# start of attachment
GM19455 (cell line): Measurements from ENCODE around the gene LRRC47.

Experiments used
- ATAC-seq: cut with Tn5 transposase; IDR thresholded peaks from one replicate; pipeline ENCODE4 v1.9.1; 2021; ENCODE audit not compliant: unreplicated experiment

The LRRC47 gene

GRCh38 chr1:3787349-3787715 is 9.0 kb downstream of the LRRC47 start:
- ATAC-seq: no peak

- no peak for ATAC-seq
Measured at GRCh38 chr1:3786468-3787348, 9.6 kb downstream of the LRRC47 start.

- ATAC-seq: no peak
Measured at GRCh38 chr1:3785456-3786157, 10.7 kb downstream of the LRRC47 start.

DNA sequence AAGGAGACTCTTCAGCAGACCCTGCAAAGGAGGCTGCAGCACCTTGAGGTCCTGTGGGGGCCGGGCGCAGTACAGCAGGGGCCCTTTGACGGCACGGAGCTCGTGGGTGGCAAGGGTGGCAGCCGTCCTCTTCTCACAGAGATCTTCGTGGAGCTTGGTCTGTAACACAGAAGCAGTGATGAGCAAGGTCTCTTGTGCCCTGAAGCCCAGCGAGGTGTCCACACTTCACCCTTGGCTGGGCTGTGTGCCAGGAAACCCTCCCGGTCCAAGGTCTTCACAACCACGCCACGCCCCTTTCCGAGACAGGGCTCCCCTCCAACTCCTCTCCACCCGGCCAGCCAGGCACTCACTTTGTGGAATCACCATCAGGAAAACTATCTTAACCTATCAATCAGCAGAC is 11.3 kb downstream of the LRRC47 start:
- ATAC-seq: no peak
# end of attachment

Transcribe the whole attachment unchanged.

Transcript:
GM19455 (cell line): Measurements from ENCODE around the gene LRRC47.

Experiments used
- ATAC-seq: cut with Tn5 transposase; IDR thresholded peaks from one replicate; pipeline ENCODE4 v1.9.1; 2021; ENCODE audit not compliant: unreplicated experiment

The LRRC47 gene

GRCh38 chr1:3787349-3787715 is 9.0 kb downstream of the LRRC47 start:
- ATAC-seq: no peak

- no peak for ATAC-seq
Measured at GRCh38 chr1:3786468-3787348, 9.6 kb downstream of the LRRC47 start.

- ATAC-seq: no peak
Measured at GRCh38 chr1:3785456-3786157, 10.7 kb downstream of the LRRC47 start.

DNA sequence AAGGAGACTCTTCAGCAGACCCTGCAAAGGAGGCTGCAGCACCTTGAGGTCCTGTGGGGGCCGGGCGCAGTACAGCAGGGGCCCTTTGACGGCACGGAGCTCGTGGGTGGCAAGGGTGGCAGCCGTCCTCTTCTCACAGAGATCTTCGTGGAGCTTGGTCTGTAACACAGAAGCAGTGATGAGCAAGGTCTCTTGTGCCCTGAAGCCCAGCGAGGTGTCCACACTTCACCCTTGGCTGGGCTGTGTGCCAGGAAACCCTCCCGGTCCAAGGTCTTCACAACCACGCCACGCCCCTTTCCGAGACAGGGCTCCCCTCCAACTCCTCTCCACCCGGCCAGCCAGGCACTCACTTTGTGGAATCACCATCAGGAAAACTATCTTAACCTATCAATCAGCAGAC is 11.3 kb downstream of the LRRC47 start:
- ATAC-seq: no peak